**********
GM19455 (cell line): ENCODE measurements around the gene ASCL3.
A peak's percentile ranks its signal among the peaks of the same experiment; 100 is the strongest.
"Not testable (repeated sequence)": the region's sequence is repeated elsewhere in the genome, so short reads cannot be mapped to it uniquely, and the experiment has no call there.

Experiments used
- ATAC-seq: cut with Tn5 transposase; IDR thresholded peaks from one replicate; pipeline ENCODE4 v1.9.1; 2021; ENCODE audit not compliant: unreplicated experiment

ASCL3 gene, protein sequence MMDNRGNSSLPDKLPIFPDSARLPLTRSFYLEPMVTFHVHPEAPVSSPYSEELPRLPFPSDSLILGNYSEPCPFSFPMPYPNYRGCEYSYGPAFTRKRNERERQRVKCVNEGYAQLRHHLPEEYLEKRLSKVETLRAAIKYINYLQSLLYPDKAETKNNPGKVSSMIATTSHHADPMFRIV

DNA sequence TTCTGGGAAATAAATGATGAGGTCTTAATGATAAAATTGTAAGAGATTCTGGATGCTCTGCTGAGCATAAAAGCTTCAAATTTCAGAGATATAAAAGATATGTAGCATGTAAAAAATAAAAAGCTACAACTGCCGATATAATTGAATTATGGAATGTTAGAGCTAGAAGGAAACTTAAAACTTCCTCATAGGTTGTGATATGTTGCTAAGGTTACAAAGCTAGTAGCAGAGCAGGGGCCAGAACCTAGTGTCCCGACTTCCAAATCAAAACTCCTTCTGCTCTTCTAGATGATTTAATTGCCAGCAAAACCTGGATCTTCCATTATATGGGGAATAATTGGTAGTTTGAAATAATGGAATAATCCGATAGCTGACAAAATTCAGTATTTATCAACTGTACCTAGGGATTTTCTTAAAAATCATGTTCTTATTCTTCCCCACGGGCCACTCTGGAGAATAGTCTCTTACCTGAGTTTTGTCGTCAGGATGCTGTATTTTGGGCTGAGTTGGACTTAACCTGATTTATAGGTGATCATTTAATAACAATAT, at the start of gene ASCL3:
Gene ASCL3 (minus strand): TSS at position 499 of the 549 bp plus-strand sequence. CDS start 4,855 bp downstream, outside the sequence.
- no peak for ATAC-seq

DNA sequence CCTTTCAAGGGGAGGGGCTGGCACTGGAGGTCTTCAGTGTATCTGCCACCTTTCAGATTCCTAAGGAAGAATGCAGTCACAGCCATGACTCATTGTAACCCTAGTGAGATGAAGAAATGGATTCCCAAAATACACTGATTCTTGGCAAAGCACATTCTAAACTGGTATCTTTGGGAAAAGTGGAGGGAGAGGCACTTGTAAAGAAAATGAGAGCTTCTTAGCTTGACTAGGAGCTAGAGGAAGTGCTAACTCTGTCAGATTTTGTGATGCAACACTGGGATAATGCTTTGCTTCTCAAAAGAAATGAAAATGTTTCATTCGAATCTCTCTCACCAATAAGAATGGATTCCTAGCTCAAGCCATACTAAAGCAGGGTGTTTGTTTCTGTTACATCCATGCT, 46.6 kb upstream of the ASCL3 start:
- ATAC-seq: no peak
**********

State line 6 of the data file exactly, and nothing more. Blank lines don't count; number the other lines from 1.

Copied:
ASCL3 gene, protein sequence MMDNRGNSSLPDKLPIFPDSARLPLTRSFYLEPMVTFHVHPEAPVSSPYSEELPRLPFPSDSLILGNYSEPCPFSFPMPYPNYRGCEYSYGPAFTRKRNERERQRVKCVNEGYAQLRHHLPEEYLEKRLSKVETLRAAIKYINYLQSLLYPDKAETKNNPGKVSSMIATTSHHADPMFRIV